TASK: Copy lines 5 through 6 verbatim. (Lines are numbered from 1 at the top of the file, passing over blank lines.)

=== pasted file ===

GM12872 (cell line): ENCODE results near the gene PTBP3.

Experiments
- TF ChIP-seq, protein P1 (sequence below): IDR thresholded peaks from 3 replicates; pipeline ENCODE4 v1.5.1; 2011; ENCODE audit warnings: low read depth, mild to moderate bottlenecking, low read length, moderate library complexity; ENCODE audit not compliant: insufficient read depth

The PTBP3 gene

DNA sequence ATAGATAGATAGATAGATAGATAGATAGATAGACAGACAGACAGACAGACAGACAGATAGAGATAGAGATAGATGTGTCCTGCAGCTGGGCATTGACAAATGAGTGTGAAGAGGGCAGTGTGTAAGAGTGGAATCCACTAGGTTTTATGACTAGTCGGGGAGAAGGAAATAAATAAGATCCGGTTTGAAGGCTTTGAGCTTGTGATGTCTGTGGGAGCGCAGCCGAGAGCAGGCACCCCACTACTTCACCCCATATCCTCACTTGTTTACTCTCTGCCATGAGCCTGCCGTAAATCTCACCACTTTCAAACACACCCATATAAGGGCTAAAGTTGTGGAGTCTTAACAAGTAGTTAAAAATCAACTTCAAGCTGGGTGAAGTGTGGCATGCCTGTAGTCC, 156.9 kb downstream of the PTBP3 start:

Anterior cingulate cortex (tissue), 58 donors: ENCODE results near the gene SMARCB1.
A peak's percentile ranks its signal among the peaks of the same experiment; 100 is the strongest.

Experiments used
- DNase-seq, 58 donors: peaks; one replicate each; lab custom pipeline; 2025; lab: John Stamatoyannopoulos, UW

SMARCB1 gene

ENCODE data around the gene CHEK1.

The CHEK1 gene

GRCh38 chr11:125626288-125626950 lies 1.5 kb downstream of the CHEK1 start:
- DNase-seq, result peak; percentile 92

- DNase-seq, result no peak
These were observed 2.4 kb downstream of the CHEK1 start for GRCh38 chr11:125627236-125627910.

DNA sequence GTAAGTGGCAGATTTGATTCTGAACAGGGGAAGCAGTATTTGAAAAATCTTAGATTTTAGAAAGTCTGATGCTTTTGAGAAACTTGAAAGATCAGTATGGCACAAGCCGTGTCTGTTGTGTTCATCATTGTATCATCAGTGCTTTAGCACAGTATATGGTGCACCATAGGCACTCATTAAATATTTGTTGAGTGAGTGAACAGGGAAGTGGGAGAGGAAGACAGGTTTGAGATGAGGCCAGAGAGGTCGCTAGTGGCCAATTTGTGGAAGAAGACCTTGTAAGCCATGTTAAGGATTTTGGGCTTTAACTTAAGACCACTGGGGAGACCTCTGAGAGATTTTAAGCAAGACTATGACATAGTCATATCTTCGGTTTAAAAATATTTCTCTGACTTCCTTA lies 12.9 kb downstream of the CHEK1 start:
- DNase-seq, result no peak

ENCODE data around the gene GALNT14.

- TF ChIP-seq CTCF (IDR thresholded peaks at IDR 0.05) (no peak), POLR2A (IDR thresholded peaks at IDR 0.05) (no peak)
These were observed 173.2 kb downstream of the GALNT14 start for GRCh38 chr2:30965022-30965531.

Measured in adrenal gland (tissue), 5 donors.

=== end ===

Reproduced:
DNA sequence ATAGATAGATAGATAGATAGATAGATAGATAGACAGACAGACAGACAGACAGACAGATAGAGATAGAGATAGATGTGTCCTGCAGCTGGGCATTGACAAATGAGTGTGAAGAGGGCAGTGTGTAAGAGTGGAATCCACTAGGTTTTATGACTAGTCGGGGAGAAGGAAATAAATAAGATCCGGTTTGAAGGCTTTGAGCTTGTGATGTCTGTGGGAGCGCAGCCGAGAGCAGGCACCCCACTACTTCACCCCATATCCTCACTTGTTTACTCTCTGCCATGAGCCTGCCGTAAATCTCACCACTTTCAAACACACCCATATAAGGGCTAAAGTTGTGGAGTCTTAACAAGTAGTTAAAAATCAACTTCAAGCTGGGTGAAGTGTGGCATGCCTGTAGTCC, 156.9 kb downstream of the PTBP3 start:

Anterior cingulate cortex (tissue), 58 donors: ENCODE results near the gene SMARCB1.